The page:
At a certain temperature, the crystal structure has formed sufficiently to prevent diffusion of isotopes.
The basic equation of radiometric dating requires that neither the parent nuclide nor the daughter product can enter or leave the material after its formation.
The possible confounding effects of contamination of parent and daughter isotopes have to be considered, as do the effects of any loss or gain of such isotopes since the sample was created.
Therefore, in any material containing a radioactive nuclide, the proportion of the original nuclide to its decay product(s) changes in a predictable way as the original nuclide decays over time.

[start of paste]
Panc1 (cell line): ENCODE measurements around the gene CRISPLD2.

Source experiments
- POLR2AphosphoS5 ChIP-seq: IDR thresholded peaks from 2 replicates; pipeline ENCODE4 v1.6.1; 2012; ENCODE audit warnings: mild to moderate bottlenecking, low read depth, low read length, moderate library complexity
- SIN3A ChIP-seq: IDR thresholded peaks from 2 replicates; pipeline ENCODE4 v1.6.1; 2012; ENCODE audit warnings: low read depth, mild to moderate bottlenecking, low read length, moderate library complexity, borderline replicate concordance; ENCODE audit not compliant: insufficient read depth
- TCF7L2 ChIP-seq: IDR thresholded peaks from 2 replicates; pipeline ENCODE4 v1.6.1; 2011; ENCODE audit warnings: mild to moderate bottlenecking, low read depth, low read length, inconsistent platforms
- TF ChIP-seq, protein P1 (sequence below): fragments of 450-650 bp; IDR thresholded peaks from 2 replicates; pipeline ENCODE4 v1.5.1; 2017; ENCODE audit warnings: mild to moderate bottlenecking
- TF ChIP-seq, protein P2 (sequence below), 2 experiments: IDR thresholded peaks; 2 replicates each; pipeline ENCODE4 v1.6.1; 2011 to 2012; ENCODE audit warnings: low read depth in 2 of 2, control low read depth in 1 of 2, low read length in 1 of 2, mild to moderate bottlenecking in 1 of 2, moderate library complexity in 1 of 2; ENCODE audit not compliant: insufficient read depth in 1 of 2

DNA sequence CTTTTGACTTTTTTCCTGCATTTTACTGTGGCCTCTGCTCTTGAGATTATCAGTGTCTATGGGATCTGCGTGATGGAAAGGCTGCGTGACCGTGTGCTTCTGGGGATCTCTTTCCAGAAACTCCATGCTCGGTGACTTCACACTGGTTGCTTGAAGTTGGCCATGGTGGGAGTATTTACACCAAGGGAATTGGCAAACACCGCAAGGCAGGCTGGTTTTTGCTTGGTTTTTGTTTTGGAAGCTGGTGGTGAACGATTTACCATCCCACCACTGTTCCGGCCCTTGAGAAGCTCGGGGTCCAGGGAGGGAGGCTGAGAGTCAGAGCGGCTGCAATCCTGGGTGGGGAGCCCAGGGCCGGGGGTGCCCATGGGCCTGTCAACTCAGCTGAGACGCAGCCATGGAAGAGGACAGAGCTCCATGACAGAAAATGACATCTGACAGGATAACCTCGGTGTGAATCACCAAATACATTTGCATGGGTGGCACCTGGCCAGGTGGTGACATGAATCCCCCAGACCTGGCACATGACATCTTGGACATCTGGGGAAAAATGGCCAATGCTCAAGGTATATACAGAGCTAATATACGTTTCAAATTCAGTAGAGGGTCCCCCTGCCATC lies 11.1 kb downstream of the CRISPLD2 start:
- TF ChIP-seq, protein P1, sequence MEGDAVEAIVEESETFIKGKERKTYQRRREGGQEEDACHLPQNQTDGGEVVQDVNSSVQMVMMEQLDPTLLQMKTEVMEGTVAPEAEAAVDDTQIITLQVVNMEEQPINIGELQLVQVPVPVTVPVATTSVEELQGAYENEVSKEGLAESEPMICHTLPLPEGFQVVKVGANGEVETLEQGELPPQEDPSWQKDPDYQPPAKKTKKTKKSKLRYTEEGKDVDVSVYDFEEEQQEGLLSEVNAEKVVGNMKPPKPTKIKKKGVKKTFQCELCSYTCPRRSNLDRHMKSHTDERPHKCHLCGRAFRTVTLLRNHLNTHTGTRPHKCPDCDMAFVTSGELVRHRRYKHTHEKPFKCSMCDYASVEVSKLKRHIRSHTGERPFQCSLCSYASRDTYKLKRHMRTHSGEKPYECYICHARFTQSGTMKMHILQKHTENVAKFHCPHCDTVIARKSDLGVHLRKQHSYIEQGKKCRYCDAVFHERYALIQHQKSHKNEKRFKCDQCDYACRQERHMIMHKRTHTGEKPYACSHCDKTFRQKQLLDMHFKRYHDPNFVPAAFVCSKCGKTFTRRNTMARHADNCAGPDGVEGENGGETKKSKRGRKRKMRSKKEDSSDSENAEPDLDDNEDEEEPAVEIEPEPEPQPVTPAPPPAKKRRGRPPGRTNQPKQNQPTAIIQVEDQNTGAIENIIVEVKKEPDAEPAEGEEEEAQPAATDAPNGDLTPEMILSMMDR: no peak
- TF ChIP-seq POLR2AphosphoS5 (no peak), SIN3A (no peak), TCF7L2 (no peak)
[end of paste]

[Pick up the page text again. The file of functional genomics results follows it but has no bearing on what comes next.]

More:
This predictability allows the relative abundances of related nuclides to be used as a clock to measure the time from the incorporation of the original nuclide(s) into a material to the present.
Different methods of radiometric dating vary in the timescale over which they are accurate and the materials to which they can be applied.